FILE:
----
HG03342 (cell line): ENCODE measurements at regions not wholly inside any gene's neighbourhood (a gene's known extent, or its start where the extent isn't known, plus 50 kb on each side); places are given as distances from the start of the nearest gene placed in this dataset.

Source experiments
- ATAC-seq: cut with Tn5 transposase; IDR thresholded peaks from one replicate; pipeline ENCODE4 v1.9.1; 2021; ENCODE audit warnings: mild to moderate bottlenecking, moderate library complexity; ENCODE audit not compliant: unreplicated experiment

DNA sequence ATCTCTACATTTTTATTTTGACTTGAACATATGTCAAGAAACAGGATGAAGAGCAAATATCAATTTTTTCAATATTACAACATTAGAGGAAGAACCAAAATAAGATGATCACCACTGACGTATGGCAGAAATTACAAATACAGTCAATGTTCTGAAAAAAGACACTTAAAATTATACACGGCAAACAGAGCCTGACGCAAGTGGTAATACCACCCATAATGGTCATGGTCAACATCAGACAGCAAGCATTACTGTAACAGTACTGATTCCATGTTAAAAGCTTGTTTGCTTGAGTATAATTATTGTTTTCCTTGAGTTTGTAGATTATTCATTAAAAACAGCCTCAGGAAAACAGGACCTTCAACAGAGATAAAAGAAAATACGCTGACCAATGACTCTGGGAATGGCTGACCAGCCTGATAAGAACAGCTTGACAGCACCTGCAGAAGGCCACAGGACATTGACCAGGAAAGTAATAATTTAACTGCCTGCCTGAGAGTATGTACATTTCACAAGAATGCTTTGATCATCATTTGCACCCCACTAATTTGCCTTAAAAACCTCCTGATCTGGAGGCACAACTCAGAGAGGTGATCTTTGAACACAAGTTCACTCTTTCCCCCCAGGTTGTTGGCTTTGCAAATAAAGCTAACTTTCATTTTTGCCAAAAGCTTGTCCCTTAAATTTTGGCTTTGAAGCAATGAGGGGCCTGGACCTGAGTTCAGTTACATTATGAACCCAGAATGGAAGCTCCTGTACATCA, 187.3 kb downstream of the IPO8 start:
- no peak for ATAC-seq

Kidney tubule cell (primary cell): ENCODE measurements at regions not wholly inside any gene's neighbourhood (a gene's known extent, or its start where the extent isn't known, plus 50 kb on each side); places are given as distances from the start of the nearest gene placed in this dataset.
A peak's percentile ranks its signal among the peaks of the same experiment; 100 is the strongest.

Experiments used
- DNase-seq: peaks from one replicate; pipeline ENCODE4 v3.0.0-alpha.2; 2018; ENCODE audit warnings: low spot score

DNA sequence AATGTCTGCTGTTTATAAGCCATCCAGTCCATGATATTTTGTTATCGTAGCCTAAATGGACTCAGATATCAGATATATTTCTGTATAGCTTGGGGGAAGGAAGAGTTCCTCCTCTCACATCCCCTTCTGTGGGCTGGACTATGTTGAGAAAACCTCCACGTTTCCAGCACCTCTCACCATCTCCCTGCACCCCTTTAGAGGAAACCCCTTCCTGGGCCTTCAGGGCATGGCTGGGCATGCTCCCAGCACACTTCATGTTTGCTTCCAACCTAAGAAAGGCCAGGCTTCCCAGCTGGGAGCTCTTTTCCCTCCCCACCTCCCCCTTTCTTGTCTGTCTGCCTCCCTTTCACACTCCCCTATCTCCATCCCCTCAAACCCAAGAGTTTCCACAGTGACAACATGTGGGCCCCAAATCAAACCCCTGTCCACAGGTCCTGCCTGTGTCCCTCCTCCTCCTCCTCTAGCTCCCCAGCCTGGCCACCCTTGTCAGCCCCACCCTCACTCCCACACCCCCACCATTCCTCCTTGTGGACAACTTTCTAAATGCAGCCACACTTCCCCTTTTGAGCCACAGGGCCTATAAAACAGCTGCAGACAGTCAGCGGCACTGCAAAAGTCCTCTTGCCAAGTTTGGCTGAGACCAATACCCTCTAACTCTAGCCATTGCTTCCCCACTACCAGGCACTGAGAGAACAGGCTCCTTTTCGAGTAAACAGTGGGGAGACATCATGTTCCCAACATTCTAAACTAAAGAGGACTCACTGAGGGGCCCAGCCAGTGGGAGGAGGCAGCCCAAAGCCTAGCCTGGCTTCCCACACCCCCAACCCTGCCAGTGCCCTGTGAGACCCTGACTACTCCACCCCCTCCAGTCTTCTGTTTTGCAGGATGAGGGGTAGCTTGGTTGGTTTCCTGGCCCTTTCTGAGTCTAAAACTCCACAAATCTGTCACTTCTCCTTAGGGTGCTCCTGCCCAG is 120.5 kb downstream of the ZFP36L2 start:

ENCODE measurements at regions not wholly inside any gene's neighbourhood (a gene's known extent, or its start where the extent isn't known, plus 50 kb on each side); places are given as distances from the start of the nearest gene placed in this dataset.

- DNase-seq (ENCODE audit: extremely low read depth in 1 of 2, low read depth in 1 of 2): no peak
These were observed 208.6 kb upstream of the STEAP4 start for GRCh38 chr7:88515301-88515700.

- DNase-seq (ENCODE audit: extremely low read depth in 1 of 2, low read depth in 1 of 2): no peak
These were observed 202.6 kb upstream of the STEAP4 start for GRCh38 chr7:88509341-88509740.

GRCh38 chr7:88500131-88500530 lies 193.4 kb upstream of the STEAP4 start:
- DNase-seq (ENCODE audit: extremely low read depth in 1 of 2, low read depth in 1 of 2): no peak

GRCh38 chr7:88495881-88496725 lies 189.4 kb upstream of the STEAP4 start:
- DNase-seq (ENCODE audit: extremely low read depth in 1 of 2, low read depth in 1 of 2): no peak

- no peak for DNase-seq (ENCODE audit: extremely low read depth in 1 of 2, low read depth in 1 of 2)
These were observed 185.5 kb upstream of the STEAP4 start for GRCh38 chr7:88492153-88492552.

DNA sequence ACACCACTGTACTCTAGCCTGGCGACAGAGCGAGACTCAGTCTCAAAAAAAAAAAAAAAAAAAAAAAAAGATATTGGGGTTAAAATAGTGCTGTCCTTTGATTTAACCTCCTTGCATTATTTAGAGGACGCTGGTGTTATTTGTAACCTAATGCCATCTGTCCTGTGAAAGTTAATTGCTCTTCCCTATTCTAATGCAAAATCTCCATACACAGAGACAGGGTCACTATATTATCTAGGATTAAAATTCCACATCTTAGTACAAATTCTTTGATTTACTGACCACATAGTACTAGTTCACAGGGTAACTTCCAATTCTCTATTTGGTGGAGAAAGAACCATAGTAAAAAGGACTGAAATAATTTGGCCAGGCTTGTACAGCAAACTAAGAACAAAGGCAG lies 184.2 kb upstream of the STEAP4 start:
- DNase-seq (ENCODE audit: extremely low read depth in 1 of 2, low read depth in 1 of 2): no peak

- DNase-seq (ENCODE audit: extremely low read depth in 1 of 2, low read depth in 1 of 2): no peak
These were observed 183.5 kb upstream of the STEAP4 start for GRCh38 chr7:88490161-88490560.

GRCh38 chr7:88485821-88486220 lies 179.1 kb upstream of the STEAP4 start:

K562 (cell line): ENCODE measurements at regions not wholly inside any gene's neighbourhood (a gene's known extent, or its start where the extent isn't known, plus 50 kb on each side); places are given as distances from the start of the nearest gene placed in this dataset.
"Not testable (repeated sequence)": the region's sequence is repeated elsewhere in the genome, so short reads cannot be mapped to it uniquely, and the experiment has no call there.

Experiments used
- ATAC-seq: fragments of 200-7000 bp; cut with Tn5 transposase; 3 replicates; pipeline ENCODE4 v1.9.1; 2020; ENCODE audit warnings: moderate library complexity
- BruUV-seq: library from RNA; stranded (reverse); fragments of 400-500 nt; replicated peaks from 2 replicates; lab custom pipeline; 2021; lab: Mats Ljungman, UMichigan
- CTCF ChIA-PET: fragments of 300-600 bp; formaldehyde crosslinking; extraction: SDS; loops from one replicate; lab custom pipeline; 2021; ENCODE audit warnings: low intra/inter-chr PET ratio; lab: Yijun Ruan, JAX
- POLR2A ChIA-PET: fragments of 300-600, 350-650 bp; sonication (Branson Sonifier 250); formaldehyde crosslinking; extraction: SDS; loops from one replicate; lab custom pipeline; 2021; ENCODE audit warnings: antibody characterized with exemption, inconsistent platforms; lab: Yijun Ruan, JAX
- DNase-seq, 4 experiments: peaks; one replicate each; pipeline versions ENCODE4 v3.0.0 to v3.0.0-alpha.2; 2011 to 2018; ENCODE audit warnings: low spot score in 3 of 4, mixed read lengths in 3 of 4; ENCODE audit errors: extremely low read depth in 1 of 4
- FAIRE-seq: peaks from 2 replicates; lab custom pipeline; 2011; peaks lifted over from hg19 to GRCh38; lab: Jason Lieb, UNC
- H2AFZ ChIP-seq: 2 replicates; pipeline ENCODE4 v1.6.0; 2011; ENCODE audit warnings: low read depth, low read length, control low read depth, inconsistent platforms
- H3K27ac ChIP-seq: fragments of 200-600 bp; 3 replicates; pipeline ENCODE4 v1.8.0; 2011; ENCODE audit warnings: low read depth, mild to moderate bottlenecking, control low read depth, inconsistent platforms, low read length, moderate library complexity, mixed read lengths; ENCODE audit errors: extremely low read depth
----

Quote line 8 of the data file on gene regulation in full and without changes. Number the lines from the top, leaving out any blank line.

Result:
Experiments used